strip down(redirected from strip something down)
1. To remove all or most of one's clothing. When I wrestled in high school, we always stripped down to our underwear—or nothing at all—when we did our weigh-ins. The man was arrested for stripping down in a public place.
2. To remove all or most of someone else's clothing. A noun or pronoun can be used between "strip" and "down." I had to strip Daniel down to his underwear in order to wash all that muck off him. The guards stripped down the inmates to check for any weapons or contraband.
3. To remove elements or features until something is in a more basic, minimal state. A noun or pronoun can be used between "strip" and "down." In response to the recession, the government has been stripping down most social welfare programs. As they company has largely just become a step in their tax-avoidance chain, they have stripped it down to a single administrative employee.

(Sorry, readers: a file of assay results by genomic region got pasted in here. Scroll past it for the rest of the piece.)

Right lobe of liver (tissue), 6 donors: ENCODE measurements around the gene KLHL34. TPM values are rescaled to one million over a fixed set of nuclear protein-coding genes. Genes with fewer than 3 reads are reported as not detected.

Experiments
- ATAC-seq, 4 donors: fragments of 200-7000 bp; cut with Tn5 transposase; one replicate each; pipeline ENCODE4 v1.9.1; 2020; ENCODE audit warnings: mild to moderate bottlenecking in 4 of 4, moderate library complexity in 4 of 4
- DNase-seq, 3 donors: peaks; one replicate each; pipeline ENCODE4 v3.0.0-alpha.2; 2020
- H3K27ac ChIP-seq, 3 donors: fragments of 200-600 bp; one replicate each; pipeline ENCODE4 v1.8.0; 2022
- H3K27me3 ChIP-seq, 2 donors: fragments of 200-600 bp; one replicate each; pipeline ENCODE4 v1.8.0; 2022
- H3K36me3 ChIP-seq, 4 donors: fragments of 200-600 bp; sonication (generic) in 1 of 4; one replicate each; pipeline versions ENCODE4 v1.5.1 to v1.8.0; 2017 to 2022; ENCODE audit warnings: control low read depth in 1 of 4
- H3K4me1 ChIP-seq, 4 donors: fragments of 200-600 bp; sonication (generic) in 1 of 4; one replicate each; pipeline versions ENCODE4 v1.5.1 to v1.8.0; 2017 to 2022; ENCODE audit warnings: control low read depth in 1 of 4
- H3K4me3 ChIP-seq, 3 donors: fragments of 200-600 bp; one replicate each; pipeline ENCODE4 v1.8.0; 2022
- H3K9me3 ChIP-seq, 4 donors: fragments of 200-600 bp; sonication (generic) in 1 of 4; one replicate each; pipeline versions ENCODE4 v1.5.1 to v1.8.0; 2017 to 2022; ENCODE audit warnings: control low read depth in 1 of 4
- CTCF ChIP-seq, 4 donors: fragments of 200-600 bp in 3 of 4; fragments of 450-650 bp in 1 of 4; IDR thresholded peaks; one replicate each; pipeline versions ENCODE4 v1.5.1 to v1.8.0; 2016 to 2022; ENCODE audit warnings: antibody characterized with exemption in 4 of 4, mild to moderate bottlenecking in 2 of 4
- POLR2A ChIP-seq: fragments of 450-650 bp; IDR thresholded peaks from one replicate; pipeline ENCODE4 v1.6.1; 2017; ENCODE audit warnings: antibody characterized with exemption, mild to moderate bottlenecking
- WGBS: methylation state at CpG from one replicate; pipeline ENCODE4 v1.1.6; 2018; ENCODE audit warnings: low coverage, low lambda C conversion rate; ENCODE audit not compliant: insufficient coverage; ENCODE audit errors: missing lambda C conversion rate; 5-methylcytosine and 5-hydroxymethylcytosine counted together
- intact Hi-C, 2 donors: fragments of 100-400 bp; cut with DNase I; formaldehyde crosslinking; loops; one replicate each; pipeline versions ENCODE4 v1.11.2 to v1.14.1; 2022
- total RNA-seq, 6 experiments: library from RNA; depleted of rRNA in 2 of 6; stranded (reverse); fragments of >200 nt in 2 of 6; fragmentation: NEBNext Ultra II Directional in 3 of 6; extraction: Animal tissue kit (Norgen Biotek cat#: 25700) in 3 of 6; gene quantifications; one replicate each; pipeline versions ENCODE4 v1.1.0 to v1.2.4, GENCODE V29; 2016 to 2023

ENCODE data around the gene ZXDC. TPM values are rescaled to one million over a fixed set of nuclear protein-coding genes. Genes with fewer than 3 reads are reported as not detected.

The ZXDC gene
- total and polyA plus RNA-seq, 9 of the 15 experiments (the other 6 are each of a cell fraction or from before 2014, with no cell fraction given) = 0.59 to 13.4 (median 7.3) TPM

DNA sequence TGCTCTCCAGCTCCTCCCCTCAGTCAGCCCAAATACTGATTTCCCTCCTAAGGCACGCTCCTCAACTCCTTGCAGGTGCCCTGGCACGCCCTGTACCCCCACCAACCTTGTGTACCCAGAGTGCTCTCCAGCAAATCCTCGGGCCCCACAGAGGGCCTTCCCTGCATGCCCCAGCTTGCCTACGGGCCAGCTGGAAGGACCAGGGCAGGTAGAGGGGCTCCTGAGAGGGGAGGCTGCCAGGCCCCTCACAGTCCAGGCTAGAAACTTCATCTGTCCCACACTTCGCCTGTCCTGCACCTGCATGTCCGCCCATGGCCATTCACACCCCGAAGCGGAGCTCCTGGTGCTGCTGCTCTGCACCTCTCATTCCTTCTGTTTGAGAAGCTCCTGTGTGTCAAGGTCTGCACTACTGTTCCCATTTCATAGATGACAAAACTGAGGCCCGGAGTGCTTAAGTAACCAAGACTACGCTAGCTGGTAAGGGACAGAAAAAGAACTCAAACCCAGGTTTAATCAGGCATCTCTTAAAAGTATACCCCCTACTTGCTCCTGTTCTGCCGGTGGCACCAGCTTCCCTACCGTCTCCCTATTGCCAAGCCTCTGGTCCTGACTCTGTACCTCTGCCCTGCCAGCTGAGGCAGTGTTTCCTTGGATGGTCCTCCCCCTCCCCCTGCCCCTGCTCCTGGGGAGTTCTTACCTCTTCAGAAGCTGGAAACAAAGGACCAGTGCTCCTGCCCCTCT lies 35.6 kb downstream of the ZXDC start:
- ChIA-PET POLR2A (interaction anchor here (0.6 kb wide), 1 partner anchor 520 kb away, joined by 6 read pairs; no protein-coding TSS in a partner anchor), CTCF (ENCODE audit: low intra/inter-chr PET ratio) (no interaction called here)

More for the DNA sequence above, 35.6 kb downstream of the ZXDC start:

Farlex Dictionary of Idioms. © 2022 Farlex, Inc, all rights reserved.
to remove one's clothing. The doctor told Joe to strip down for his examination. Joe stripped down for the examination.
McGraw-Hill Dictionary of American Idioms and Phrasal Verbs. © 2002 by The McGraw-Hill Companies, Inc.
1. To reduce something to essential or minimal features: The director decided to strip down the production in order to reduce costs. If you strip them down to their bare essentials, most religions really believe the same things.
2. To remove one's clothing: I stripped down and stepped into the shower.
3. strip down to To remove layers of one's clothing until only some clothing remains: The models stripped down to their underwear for the photo shoot.
4. To remove someone's clothing: The babysitter stripped down the kids and drew the bath water. Airport security guards are authorized to detain suspicious individuals and strip them down for searching.
5. strip down to To remove layers of someone's clothing until only some clothing remains: I stripped the children down to their swimsuits so they could play in the water.
The American Heritage® Dictionary of Phrasal Verbs. Copyright © 2005 by Houghton Mifflin Harcourt Publishing Company. Published by Houghton Mifflin Harcourt Publishing Company. All rights reserved.